photographs • documentary films • talks
an exhibition curated by Caroline HA THUC
9 - 24 March 2018
See complete programmes here
A non-profit exhibition of Burmese photographs, short films and artist-modified images revolving around the power and subjectivity of the documentary.
The project invites photojournalists and artists in an attempt to deepen and enlarge the debate that is currently mainly focused on the Rohingya crisis in Myanmar, taking on board the recent events in all their historical significance.
The team is working on a voluntary basis, and the gallery space is graciously lend by CHARBON, including technical fees. All benefits of the event (donations & sales) will go to MyME organization.
Mixing artworks and photo reportages by today’s most engaged and famous artists and photojournalists of Myanmar, this exhibition aims at highlighting the status of photographic documents in the making of history and in the building of an identity. It opens a dialogue between current photojournalism and artistic intervention on archival material.
Mainly based on photographs, films and projections, the exhibition reflects the current complex situation in the country. It combines reports from the Rohingya crisis but also from the daily life in Myanmar, the struggles and hopes of the Burmese people, and their heroes from the Anglo-Burmese Wars. Independence, dreams, multi-ethnicity, youth’s visions of the world… these artworks and reports enlarge our perception of the current perspective on Myanmar both looking back and toward the future.
For this project, we are collaborating with Christophe Loviny, founder and director of the Yangon Photo Festival (YPF http://www.yangonphoto.com/). This festival was created in 2009 just after the Saffron revolution. At that time, Loviny set up a series of photo documentary workshops, first in Yangon and now in different states of the country, with a view to train a young generation of Burmese eager to document the deep social and cultural upheavals taking place in their country. These courses, and the increased popularity of photography lead to the creation of the yearly festival, the first international festival ever held in Myanmar and originally inspired by the renowned French photo festivals Les Rencontres d’Arles and Visa pour l’Image.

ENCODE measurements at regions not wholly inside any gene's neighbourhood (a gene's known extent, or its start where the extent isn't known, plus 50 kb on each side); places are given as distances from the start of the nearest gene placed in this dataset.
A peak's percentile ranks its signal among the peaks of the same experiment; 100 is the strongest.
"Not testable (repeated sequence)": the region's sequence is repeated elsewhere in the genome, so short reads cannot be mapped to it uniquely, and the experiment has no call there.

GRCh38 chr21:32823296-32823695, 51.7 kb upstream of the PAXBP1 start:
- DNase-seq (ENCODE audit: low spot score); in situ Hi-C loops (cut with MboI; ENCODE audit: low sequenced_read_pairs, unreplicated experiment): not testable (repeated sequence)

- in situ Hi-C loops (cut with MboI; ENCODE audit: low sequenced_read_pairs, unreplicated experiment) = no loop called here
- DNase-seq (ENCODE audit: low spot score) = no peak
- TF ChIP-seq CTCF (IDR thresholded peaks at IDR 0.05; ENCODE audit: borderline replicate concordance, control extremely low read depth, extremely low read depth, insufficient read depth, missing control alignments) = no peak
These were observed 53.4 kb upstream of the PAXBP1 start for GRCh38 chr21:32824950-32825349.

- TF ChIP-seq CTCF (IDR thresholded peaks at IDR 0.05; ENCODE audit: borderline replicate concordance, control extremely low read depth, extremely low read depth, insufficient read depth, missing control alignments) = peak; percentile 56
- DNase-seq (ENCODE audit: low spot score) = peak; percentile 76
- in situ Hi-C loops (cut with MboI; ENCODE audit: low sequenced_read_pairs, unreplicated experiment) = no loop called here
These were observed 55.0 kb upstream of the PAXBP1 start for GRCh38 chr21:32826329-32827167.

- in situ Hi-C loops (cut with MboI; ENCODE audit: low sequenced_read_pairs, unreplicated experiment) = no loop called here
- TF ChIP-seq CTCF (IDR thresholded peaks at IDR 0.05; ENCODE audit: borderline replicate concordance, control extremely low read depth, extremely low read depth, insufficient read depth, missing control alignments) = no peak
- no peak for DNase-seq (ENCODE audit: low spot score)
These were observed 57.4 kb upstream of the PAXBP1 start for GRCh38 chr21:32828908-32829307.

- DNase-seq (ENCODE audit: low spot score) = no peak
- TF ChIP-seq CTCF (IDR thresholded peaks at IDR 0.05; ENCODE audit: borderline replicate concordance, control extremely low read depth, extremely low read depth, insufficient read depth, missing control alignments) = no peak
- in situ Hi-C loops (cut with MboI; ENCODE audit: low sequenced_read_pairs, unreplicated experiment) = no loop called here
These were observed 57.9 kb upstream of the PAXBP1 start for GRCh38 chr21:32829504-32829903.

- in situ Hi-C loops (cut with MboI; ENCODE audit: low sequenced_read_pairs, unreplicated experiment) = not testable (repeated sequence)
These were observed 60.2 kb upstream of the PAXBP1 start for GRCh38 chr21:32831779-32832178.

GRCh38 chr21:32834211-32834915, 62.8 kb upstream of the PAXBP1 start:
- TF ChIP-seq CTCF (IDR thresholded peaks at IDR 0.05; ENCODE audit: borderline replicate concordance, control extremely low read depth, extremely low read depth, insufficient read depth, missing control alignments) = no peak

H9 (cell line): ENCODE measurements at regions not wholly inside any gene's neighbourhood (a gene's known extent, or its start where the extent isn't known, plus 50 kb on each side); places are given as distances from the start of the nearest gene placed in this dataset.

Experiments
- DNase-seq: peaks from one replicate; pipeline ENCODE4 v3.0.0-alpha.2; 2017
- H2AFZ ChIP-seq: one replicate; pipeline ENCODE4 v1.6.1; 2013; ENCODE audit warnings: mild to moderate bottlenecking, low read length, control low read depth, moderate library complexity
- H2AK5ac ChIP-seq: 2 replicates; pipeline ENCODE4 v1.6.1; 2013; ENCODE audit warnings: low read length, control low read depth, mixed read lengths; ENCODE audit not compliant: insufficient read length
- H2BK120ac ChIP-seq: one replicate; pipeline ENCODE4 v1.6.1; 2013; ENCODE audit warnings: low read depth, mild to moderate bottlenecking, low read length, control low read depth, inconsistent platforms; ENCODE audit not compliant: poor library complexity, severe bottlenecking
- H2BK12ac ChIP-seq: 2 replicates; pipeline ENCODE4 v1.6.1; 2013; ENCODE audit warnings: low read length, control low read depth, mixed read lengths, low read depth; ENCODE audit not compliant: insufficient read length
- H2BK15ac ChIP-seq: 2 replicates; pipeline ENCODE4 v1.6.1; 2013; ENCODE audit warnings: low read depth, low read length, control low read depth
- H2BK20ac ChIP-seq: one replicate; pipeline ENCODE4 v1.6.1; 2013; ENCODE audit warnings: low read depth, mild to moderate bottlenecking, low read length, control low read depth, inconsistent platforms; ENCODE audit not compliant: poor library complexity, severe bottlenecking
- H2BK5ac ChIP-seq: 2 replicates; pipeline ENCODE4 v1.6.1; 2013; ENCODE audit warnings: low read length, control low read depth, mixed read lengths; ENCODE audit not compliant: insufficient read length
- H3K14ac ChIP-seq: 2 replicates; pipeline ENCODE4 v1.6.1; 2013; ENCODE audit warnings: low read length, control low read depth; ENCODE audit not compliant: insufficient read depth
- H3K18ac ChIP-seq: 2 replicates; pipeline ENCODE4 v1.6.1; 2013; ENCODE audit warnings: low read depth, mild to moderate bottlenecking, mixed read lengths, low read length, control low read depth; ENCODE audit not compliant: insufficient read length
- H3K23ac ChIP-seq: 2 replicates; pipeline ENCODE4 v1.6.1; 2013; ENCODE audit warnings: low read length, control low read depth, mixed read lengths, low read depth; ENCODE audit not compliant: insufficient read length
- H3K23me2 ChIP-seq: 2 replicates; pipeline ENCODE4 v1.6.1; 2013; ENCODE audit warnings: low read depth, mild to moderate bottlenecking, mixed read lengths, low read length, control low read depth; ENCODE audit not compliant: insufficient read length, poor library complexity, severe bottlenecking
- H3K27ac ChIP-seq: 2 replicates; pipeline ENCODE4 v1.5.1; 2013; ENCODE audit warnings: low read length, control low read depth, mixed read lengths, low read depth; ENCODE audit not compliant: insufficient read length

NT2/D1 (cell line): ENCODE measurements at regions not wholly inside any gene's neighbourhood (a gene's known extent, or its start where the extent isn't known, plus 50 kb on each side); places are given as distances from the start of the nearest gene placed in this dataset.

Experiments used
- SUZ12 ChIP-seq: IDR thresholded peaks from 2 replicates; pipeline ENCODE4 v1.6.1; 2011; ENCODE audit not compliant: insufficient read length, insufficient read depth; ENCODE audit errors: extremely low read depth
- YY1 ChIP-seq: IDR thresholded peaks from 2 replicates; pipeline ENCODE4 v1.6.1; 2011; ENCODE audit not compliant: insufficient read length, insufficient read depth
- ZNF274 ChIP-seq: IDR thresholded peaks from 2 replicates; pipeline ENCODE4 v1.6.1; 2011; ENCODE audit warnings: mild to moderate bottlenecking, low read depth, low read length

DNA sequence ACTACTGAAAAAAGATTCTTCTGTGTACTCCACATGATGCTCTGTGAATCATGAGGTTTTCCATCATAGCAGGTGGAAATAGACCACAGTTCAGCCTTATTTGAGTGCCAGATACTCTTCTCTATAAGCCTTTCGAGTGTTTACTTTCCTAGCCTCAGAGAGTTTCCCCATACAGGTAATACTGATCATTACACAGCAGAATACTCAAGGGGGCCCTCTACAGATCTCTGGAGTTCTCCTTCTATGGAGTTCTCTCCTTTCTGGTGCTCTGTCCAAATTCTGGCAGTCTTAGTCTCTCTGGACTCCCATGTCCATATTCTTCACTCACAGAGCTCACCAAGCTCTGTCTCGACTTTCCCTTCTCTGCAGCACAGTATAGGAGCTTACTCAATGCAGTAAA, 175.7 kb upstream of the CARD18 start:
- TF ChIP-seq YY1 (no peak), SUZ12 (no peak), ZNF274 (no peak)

We will show a dozen of the laureates’ works under the form of short slideshows, each of them covering a specific theme such as gay marriage, the war in the Kachin State, the yearly weaving competition or the punk population in Myanmar.
Also trained with Loviny, and winner of many awards from the Yangon Photo Festival, the exhibition features photographs by Minzayar Oo, a 29-year old documentary photographer.
Besides his reports from the Rohingya crisis and the topic of jade mining in the country, we will exhibit his 2012 photograph showing Myanmar’s pro-democracy leader Aung San Suu Kyi on the day after the historic by-elections that saw her elected to parliament. This image made Minzayar famous and was published on the front page of the International Herald Tribune.
We also invited a young and very promising photographer, Mayco Naing, whose photographs document the hopes and dreams of the young generation in an intimate way. A self-taught artist, Naing left home at the age of 16 to work in a photo studio in Yangon. After winning the creativity prize at the Yangon Photo Festival, she spent one year in France to study at the French National School of Photography in Arles. Her exhibited series reflects on the young generation's desire to free oneself from fears and to stand out as free individuals.
Additionally, the exhibition features some films by young film directors, in collaboration with Thaid Dhi, filmaker, founder and director of the Wathann film Festival created in 2011 in Yangon (www.wathannfilmfestival.com). A selection of short films and documentaries will be screened on a loop, giving again the voice to a new generation of young Burmese.
By contrast, the work by Wah Nu and Tun Win Aung sheds a new light on these documentaries, questioning their objectivity and value as testimonies of the present. The renowned Burmese artists’ couple modifies archival photographs from the 19th and early 20th century representing prominent heroes from the British colonial period. They question the construction of the past and attempt to re-write history, not anymore from the British point of view but from a Burmese perspective. Their installation, an on-going work started in 2008, was exhibited at the Singapore Biennale in 2016.
How will today’s documentaries be interpreted in the future? The issue of the Rohingya is already bringing forward many controversies in the country: how will the crisis be remembered, and how will the photographers be perceived? What role can the artists play in the transitions, consolidations and transformations of the country ?